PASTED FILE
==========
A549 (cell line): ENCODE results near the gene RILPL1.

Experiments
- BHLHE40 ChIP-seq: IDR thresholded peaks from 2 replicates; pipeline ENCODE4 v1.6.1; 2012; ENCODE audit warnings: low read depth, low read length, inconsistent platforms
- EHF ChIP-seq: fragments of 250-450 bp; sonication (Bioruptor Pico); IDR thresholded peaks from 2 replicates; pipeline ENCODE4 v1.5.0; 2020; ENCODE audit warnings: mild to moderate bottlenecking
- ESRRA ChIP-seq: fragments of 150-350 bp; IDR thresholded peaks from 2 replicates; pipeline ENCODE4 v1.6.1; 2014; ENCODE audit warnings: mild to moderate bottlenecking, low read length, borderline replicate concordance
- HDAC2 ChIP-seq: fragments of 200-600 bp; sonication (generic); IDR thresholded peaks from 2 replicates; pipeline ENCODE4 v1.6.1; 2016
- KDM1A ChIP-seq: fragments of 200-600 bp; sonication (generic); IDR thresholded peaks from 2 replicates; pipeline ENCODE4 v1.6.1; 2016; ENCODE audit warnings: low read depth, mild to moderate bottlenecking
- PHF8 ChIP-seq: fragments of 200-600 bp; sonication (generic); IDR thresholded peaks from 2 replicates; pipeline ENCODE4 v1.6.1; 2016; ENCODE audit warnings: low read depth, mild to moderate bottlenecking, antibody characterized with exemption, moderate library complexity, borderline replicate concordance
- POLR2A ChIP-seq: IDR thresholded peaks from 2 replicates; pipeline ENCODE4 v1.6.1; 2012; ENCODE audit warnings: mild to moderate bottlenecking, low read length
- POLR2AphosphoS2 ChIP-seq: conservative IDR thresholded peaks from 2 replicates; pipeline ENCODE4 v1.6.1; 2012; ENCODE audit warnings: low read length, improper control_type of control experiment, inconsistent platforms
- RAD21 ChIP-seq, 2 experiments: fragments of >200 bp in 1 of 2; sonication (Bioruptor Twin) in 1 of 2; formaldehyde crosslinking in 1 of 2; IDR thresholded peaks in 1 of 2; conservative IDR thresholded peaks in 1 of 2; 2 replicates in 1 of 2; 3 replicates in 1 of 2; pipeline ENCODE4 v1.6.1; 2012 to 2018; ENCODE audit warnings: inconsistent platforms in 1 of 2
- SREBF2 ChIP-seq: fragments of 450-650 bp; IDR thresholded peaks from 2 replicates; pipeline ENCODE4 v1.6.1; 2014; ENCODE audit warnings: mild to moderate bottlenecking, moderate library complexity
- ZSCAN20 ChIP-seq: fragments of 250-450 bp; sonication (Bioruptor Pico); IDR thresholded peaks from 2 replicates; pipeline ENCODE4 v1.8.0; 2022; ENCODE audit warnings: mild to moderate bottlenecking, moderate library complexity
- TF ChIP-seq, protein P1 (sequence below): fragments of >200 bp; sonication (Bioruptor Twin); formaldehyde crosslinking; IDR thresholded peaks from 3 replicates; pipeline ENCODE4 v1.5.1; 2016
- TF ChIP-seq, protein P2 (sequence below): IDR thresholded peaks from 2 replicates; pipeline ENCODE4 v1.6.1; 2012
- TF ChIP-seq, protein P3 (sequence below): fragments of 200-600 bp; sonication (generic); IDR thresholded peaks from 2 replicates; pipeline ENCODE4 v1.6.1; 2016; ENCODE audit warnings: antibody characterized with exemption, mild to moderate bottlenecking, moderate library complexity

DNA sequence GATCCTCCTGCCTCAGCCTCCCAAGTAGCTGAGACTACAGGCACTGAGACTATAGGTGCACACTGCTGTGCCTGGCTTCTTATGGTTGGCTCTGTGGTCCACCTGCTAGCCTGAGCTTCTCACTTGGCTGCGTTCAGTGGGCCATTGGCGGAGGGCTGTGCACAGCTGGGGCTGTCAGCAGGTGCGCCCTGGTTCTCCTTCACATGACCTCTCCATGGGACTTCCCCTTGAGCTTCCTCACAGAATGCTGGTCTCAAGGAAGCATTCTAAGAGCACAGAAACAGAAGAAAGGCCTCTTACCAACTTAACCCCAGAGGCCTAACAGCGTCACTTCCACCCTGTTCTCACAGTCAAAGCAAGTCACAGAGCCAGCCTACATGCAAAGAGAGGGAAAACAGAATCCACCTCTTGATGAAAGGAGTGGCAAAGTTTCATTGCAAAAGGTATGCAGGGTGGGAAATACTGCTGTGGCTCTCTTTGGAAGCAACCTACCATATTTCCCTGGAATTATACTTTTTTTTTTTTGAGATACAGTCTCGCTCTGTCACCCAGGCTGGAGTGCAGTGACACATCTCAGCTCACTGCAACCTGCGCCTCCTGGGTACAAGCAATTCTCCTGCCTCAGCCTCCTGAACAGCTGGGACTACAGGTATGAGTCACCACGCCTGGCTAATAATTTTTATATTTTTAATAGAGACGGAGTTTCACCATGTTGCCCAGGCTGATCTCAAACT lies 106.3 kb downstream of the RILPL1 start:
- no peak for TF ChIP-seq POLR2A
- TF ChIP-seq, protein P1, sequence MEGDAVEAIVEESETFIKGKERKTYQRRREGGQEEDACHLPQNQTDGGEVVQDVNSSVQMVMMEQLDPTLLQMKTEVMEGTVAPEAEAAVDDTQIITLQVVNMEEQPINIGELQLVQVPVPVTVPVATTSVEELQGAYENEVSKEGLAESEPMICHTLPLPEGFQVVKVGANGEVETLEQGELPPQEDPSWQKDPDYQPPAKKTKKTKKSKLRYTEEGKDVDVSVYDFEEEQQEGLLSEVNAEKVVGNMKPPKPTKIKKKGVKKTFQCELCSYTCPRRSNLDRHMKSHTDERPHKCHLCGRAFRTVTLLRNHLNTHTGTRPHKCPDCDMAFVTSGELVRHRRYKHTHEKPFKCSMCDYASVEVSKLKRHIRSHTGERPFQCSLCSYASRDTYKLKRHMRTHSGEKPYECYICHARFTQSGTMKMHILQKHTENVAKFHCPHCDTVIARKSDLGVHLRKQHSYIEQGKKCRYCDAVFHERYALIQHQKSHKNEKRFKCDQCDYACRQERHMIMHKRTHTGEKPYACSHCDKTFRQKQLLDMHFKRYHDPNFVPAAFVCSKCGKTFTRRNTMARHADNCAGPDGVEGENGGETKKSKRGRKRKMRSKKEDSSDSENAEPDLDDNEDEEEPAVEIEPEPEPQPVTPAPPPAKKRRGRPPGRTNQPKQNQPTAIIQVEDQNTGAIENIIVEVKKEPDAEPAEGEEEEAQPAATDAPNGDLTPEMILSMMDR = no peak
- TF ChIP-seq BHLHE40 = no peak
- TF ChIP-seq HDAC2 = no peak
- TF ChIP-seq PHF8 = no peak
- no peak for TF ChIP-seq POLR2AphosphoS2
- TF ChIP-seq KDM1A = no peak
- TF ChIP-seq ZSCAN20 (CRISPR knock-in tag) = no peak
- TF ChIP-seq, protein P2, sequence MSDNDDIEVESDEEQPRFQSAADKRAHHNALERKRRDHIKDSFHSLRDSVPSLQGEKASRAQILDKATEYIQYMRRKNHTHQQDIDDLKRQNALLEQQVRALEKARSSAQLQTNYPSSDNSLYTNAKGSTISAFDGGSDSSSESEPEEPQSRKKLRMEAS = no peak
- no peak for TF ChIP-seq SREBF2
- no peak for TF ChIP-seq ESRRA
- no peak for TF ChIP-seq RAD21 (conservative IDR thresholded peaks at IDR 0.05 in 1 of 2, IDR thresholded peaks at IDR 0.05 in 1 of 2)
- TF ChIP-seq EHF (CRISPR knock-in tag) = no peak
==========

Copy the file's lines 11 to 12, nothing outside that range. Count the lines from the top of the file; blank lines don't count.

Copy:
- RAD21 ChIP-seq, 2 experiments: fragments of >200 bp in 1 of 2; sonication (Bioruptor Twin) in 1 of 2; formaldehyde crosslinking in 1 of 2; IDR thresholded peaks in 1 of 2; conservative IDR thresholded peaks in 1 of 2; 2 replicates in 1 of 2; 3 replicates in 1 of 2; pipeline ENCODE4 v1.6.1; 2012 to 2018; ENCODE audit warnings: inconsistent platforms in 1 of 2
- SREBF2 ChIP-seq: fragments of 450-650 bp; IDR thresholded peaks from 2 replicates; pipeline ENCODE4 v1.6.1; 2014; ENCODE audit warnings: mild to moderate bottlenecking, moderate library complexity